I was born by cesarean section. My mother was in labor with me for over 36 hours before they decided to do the procedure. From the time I was born till the time I moved out of my parents’ house I was sick all the time. Right from the get go I had trouble breathing and was sick with pneumonia every 3-4 weeks. At first, they thought I might have cystic fibrosis and after ruling out other possible diseases and environmental factors they diagnosed me with severe chronic asthma. I missed a lot of school and spent those every 3-4 weeks in hospitals around the country hooked up to IVs and monitoring equipment, I grew up on steroid inhalers, breathing treatments, and antibiotics. On top of that because of my father’s culture, he believed that crying babies just want attention so from the very get go if I was to cry at night because I was hungry he would not let my mother feed me (or so the story goes) so I was starved during preweaning period of my life (whether it was my father’s or mother’s doing). Despite those things, I was always intensely curious about how things worked, by the time I was 2 I had already taken apart my first radio and put it back together, socially I was maladapted, and had to repeat kindergarten because I was too quiet, really I just was in the habit of keeping my mouth shut and very much liked to observe things intensely i.e. watch and learn.
Socialpsychologically the environment I grew up in was very stressful, my Dad was never easy on us, he never hit us, but he didn’t make life easy, if we had a question which I always did he’d be like go look it up in a book or some other informational resource, answers never came easy without due effort, and so from a very young age I was incredibly resourceful and knowledgeable, Dad would say don’t waste my time with your curiosity if it really means something to you figure it out because I’m busy providing a roof over your head and putting food on the table (to his credit he did initially show us and tell us where we could find answers). The health problems and the stressful environment went on till I graduated high school. Shortly after which I moved out of my parents out and went out on my own. After I did that most things in life became quite easy as long as I had interest in them and my health problems miraculously disappeared till I started fiddling with my diet. I guess you kind of learn what’s important after you almost suffocate a couple times and your O2 saturation goes to subhuman levels, and you learn to look on the bright side, to be happy with just being able to wake up in the morning and breathe, and I learned those things at a very young age, which allowed me to see through the bullshit parts of life and culture.
One of the things I learned in the military when I was considering cross training into psychology was working with PTSD patients in group therapy settings. PTSD patients all somehow see their tragedy or make their tragedy worse than the other person telling their story to one up the next person and try to invoke sympathy and attention, it usually isn’t as sinister as that (sometimes it is), but the interesting thing is that while there maybe be stories that are objectively worse than another person’s story, they all perceive their tragedy individually as worse than the next person’s, but the perspective pain/and physiological manifestations are real and it is just as worse as the next guy’s story in the pain the person feels. That is a real. The feelings are genuine. So you learn in treating people with PTSD that all pain is perspectively equivalent to other’s even though objectively seeing your friends shot is something a bit different than being shell shocked or having a substance abuse problem. What is different though is the objective tolerance a person has when exposed to future traumatic events. And you pay attention to that, because those are the ones who can cave for the most ridiculous reasons, though they are not ridiculous in that person’s mind, and turn around a shoot you just for being a little insensitive or cutting you off in traffic, etc.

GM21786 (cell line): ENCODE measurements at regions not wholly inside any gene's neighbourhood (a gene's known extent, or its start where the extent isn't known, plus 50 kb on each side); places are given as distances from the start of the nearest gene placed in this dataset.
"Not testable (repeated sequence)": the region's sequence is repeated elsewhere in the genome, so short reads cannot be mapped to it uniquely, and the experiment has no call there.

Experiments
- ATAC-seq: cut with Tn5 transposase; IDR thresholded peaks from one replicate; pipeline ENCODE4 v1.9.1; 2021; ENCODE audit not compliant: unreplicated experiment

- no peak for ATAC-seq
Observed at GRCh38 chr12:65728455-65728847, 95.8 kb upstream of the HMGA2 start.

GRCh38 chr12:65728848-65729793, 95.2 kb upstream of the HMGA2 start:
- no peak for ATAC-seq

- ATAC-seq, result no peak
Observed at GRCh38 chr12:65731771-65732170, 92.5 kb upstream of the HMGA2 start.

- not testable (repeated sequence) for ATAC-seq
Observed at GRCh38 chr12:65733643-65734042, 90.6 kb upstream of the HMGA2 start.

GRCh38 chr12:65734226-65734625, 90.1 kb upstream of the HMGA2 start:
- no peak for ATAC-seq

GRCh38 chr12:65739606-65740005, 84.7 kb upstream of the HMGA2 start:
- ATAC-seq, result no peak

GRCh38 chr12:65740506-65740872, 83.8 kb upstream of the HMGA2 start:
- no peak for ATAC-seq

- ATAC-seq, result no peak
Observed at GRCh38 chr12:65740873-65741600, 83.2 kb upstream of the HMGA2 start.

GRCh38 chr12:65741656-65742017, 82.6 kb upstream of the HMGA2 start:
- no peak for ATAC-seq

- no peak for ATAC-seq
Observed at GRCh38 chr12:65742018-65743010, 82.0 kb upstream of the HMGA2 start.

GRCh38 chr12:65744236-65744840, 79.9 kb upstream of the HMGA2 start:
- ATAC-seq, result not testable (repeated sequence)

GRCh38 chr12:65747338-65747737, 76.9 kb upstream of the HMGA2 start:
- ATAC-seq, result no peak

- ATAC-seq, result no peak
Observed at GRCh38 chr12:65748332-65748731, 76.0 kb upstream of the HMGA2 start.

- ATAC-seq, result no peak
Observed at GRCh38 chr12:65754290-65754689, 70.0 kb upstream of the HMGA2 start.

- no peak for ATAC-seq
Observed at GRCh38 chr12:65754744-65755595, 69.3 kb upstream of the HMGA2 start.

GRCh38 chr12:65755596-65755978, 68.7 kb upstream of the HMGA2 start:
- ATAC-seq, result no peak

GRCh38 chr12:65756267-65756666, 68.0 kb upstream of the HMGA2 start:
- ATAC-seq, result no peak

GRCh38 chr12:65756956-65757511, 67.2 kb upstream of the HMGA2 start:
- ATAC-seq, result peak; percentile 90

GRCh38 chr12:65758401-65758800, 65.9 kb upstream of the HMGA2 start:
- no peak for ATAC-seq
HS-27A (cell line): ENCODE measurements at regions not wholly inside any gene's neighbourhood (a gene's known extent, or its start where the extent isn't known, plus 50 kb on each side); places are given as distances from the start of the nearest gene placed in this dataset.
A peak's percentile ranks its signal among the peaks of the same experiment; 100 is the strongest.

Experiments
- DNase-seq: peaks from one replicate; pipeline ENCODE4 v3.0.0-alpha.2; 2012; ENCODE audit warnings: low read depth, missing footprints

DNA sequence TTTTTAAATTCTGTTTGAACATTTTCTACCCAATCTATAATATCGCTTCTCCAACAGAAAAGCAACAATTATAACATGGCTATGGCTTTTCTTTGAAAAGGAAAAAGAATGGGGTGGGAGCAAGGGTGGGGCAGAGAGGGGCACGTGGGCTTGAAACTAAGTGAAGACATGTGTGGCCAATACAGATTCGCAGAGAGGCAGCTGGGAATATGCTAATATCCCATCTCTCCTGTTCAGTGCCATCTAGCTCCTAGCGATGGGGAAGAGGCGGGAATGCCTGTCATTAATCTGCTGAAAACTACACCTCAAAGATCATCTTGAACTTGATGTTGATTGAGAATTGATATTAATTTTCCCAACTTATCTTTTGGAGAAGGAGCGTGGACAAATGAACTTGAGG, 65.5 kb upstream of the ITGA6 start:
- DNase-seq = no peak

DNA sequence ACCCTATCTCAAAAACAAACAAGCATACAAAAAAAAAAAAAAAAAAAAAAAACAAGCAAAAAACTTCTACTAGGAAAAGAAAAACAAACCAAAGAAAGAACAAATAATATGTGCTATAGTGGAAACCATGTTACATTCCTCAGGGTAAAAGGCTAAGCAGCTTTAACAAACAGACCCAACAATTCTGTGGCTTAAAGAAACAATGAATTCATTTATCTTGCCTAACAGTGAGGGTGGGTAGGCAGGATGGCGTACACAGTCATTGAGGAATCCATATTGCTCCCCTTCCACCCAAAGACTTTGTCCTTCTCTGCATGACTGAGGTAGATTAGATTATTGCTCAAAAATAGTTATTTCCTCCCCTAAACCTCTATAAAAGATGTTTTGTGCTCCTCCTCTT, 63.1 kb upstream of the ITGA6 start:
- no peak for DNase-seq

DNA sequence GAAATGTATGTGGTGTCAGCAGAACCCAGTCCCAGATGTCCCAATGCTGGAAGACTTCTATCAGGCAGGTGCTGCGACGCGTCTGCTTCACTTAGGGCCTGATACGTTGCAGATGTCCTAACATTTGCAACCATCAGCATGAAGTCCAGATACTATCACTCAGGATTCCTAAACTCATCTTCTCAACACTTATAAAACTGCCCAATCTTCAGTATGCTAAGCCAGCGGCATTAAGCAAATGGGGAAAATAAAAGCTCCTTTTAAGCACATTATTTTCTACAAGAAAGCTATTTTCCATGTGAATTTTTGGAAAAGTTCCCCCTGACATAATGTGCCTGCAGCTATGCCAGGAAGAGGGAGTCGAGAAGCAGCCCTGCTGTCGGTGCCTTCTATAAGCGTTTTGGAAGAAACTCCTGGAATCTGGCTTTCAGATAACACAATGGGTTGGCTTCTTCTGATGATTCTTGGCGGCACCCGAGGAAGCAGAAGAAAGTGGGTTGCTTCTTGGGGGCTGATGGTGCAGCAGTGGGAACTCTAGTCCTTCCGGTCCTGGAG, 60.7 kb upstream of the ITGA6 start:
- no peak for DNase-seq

There is a perspective problem in the nutritional world on various 1st world forums, it’s like, you know maybe you can’t tolerate certain foods, I looked at Polish Hunter’s Stew and am like man that looks fucking delicious, but that cabbage looks like it is going to rip a crater through my intestines and produce enough atomic gas to reach escape velocity and send me to the moon, but I’m not going to lose sleep over it because objectively there are people starving to death every day. I’m going to be happy with what I can eat, push the boundaries when I can and if the boundaries recede and make me fart, give me acne, or make me bloated, I’m going to be glad that that is all I have to concern myself with, is that I have a choice.